The Bronx, N.Y. — A rubble-strewn lot, long a neighborhood eyesore and hangout for local youth gangs, is cleaned up and landscaped.
As a result, ''if anybody is fighting, they can't pick up a can and throw it at someone,'' said Maureen, a fifth grader at Public School 7 in the Bronx.
Obviously, there's nothing unusual about children cleaning up a vacant lot. But the cleanup by Maureen and other schoolchildren of Public School 7 is part of a major new effort by schools citywide to teach the principles of responsible citizenship.
In an effort to check an unrelenting juvenile crime problem in New York City schools, school officials this fall launched an experimental class in old-fashioned ethics. The hope is that students will emerge from the program with a greater ''concern for the life, well-being, and dignity of others,'' said Charlotte Frank, curriculum chief for the Board of Education.
While individual teachers in schools across the country may have labored to instill in their students a basic respect for law and the well-being of classmates, the nation's largest city is believed to be the first to teach ethics on a systemwide scale.
Some juvenile crime experts are pleased to find New York City schoolteachers discussing the elements of good citizenship with their students. But many teachers and principals closest to the project are little more than cautiously optimistic about what practical impact, if any, the program may have on reducing school-related crime, not to mention offenses by juveniles off campus.
During the 1981-82 school year, more than 15,615 crimes - ranging from serious assaults and weapons offenses to vandalism - were reported in the 1,000 public schools, according to the New York City Board of Education.
To curtail school crime, the city hired hundreds of security guards and installed closed-circuit television in the most crime-ridden schools. Most juvenile crimes, however, are committed outside the school grounds, and the city's jails and juvenile detention centers are crowded with youths awaiting trial or transfer to institutions upstate.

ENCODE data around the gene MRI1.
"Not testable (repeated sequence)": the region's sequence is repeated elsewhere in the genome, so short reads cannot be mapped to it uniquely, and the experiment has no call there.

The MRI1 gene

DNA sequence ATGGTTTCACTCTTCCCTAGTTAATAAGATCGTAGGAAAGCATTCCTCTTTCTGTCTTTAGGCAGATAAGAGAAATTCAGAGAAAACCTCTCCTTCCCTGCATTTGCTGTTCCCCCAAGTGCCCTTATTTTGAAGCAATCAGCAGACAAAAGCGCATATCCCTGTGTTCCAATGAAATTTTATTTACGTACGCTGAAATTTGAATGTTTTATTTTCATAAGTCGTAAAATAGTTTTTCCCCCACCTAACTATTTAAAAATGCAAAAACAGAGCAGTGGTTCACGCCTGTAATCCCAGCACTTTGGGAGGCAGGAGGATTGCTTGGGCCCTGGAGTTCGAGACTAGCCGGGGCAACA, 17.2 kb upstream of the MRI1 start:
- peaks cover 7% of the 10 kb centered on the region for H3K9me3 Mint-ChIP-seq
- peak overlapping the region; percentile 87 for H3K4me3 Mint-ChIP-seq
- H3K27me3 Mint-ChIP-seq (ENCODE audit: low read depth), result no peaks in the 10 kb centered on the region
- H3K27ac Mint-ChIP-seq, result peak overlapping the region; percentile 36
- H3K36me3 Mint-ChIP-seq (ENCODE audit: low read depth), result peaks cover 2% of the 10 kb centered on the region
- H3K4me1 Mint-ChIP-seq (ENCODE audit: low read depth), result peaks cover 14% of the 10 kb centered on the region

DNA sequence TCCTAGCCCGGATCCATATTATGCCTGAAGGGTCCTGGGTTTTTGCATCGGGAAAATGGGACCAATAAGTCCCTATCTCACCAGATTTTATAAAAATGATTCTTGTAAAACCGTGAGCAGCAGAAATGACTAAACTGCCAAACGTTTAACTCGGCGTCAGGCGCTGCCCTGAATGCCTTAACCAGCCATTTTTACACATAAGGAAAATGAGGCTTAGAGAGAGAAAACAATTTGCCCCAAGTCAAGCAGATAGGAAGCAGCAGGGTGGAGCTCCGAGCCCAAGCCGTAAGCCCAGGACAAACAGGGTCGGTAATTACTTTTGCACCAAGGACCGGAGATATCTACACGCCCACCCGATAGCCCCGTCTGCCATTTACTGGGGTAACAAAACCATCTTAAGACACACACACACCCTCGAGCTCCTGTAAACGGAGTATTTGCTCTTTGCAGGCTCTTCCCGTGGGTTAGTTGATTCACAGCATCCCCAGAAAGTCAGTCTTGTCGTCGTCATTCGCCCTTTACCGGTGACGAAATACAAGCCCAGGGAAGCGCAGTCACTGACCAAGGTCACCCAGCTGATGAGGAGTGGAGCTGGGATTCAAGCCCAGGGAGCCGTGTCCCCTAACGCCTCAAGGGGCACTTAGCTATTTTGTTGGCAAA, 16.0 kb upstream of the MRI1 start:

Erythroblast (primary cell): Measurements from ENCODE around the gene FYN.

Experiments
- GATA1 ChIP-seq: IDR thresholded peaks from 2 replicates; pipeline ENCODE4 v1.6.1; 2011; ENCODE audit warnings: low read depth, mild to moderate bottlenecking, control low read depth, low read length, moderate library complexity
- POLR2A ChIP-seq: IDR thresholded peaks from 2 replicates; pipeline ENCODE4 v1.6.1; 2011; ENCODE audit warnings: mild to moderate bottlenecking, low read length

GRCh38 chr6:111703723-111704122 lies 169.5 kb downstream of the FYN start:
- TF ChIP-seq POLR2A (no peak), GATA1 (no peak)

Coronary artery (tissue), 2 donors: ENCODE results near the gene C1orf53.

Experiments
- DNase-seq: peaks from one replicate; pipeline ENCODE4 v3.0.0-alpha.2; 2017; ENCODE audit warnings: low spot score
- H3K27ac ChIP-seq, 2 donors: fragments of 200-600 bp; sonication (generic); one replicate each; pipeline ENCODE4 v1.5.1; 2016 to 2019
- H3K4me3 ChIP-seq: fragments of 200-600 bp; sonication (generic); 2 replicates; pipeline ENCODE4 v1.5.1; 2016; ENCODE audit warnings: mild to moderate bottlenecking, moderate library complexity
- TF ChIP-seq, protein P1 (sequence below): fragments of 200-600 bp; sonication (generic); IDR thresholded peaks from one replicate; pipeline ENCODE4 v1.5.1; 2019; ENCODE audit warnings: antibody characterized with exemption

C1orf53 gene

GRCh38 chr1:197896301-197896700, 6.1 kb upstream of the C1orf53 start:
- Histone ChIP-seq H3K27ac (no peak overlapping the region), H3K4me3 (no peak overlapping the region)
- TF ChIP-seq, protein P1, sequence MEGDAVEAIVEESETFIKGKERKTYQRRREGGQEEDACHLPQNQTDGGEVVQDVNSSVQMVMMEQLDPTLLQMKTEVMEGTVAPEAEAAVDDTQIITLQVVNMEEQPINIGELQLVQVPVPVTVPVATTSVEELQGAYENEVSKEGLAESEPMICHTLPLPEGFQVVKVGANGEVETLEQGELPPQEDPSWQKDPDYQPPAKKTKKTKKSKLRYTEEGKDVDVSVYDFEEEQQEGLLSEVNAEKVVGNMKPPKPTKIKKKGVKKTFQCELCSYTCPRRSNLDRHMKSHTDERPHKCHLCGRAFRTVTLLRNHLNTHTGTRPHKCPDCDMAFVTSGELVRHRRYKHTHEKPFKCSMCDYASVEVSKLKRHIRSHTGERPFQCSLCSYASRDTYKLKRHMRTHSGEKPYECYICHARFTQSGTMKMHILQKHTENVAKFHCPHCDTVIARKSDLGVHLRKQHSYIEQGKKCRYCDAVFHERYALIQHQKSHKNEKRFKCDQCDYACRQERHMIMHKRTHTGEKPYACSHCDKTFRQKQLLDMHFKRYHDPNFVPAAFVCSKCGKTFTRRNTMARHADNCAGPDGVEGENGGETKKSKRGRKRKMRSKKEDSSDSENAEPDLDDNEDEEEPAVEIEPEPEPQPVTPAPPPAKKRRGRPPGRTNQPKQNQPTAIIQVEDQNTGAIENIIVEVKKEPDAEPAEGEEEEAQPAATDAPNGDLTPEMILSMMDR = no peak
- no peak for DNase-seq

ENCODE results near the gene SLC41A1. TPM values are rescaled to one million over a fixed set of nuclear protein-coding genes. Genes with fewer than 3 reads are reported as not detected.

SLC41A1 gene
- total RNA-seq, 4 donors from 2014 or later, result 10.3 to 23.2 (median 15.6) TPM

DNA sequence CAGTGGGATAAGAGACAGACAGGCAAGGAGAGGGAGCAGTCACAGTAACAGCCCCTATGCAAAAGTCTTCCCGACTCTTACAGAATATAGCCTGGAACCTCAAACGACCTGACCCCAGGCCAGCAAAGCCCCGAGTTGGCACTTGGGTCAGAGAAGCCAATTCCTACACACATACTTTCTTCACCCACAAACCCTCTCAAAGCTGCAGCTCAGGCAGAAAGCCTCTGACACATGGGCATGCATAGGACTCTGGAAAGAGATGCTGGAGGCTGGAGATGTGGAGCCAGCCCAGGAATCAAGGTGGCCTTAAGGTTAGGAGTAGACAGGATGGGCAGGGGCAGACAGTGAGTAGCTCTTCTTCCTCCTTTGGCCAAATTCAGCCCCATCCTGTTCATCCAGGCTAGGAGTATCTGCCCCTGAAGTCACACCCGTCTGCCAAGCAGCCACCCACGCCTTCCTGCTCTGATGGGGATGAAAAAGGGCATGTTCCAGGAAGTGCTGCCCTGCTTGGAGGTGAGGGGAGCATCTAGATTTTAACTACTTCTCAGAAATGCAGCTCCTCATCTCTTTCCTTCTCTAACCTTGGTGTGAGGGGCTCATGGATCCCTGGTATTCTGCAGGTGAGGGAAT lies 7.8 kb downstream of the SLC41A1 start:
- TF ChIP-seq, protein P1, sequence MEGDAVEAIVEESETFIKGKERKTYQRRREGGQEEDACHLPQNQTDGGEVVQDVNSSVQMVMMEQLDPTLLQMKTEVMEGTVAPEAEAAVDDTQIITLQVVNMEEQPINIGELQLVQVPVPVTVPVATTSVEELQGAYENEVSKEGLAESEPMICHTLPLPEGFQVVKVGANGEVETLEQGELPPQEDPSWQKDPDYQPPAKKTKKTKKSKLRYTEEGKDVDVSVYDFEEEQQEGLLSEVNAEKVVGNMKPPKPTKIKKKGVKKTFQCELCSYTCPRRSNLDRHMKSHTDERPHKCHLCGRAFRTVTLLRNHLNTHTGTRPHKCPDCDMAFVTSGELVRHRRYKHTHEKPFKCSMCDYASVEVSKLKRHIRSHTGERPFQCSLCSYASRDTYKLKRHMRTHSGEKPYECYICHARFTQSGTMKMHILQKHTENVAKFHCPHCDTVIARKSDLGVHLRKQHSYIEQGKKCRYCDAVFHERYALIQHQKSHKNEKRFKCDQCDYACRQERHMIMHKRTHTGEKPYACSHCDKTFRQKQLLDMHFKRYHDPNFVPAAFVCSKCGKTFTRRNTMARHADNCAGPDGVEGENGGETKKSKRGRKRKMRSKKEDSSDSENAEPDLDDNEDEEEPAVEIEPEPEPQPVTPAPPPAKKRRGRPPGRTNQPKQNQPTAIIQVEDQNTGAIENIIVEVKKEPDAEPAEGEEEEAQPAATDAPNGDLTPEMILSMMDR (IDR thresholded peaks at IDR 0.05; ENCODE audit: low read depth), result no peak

But the clamoring over juvenile crime is only one contributor to the creation of a good citizenship program. For another, public perception of school administrators has soured in recent years, and people such as Mrs. Frank have been bombarded by complaints that they were not doing their share to prepare children to become responsible, law-abiding citizens.
Then, demands on schools to do something intensified when New York City experienced vast cuts in federally sponsored social services outside the schools. Currently, ''the main human-services institution for youngsters is the school,'' says Chancellor Frank J. Macchiarola, who helped spearhead the citizenship program.
While school officials say it is ''too early to tell'' what effect the program will have on crime statistics, teachers and visitors are impressed that some students already seem to be changing their attitudes about littering, vandalism, and other antisocial behavior.
The good-citizenship classes take different forms at different schools. At Public School 7, for example, teacher Richard Rubin has been assigned as the full-time citizenship teacher.
''I'm the citizenship teacher,'' proudly proclaims Mr. Rubin, who has been teaching for 16 years. ''You generally have a science teacher, a math teacher, an English teacher, a gym teacher. But it's very unusual to be a teacher in citizenship.''
Rubin meets with 20 different classes a week, and the academic exercises in citizenship are sometimes ''acted out'' as well as discussed. At one of his classes, Rubin dumped a wastepaper basket full of crumpled paper onto the floor to ask students how trash affects others in the room.
All the students agreed that throwing paper on the floor was the wrong thing to do. The more difficult question for these elementary school students came when Rubin asked them ''How this would affect others?''
''The garbage might fall behind someone else's desk and they would get the blame,'' a little girl with pigtails piped up.
Most other New York City schools have not assigned a teacher to teach only citizenship classes. Rather, most teachers, aided by a ''Citizenship in New York City'' manual, are setting aside a portion of each week to discuss real and hypothetical examples of problems.
The examples, teachers say, show ways the problems might have been avoided if people, adults as well as children, had displayed more concern for the welfare of others.